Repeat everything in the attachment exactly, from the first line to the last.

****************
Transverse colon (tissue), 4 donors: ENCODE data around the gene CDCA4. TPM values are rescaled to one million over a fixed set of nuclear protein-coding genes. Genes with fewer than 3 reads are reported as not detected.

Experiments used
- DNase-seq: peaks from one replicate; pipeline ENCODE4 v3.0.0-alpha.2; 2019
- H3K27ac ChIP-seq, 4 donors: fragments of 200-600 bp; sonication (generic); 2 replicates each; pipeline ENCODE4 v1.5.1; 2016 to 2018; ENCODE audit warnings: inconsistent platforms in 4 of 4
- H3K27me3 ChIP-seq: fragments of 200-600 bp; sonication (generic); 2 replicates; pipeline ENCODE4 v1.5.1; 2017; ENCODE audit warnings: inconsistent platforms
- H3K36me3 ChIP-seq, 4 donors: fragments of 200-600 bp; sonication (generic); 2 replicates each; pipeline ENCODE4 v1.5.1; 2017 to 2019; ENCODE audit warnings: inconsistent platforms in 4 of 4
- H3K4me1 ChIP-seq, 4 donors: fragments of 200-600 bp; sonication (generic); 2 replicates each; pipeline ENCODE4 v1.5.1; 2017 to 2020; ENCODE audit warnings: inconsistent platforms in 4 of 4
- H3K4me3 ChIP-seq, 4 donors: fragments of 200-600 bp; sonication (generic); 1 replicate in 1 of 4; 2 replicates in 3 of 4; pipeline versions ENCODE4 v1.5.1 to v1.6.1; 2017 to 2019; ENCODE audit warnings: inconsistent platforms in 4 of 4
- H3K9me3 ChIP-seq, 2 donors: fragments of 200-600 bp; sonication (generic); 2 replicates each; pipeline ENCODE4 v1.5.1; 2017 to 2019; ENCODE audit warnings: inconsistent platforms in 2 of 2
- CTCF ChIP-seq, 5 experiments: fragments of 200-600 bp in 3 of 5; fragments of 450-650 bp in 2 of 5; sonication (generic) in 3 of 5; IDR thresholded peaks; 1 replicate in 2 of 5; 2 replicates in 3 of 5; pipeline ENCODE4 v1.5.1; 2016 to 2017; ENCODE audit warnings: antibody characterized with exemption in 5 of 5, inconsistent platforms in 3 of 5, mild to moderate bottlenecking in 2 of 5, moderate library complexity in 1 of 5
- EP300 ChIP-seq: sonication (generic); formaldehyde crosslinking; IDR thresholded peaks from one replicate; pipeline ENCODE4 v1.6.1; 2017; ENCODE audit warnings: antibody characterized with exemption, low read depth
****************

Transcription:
Transverse colon (tissue), 4 donors: ENCODE data around the gene CDCA4. TPM values are rescaled to one million over a fixed set of nuclear protein-coding genes. Genes with fewer than 3 reads are reported as not detected.

Experiments used
- DNase-seq: peaks from one replicate; pipeline ENCODE4 v3.0.0-alpha.2; 2019
- H3K27ac ChIP-seq, 4 donors: fragments of 200-600 bp; sonication (generic); 2 replicates each; pipeline ENCODE4 v1.5.1; 2016 to 2018; ENCODE audit warnings: inconsistent platforms in 4 of 4
- H3K27me3 ChIP-seq: fragments of 200-600 bp; sonication (generic); 2 replicates; pipeline ENCODE4 v1.5.1; 2017; ENCODE audit warnings: inconsistent platforms
- H3K36me3 ChIP-seq, 4 donors: fragments of 200-600 bp; sonication (generic); 2 replicates each; pipeline ENCODE4 v1.5.1; 2017 to 2019; ENCODE audit warnings: inconsistent platforms in 4 of 4
- H3K4me1 ChIP-seq, 4 donors: fragments of 200-600 bp; sonication (generic); 2 replicates each; pipeline ENCODE4 v1.5.1; 2017 to 2020; ENCODE audit warnings: inconsistent platforms in 4 of 4
- H3K4me3 ChIP-seq, 4 donors: fragments of 200-600 bp; sonication (generic); 1 replicate in 1 of 4; 2 replicates in 3 of 4; pipeline versions ENCODE4 v1.5.1 to v1.6.1; 2017 to 2019; ENCODE audit warnings: inconsistent platforms in 4 of 4
- H3K9me3 ChIP-seq, 2 donors: fragments of 200-600 bp; sonication (generic); 2 replicates each; pipeline ENCODE4 v1.5.1; 2017 to 2019; ENCODE audit warnings: inconsistent platforms in 2 of 2
- CTCF ChIP-seq, 5 experiments: fragments of 200-600 bp in 3 of 5; fragments of 450-650 bp in 2 of 5; sonication (generic) in 3 of 5; IDR thresholded peaks; 1 replicate in 2 of 5; 2 replicates in 3 of 5; pipeline ENCODE4 v1.5.1; 2016 to 2017; ENCODE audit warnings: antibody characterized with exemption in 5 of 5, inconsistent platforms in 3 of 5, mild to moderate bottlenecking in 2 of 5, moderate library complexity in 1 of 5
- EP300 ChIP-seq: sonication (generic); formaldehyde crosslinking; IDR thresholded peaks from one replicate; pipeline ENCODE4 v1.6.1; 2017; ENCODE audit warnings: antibody characterized with exemption, low read depth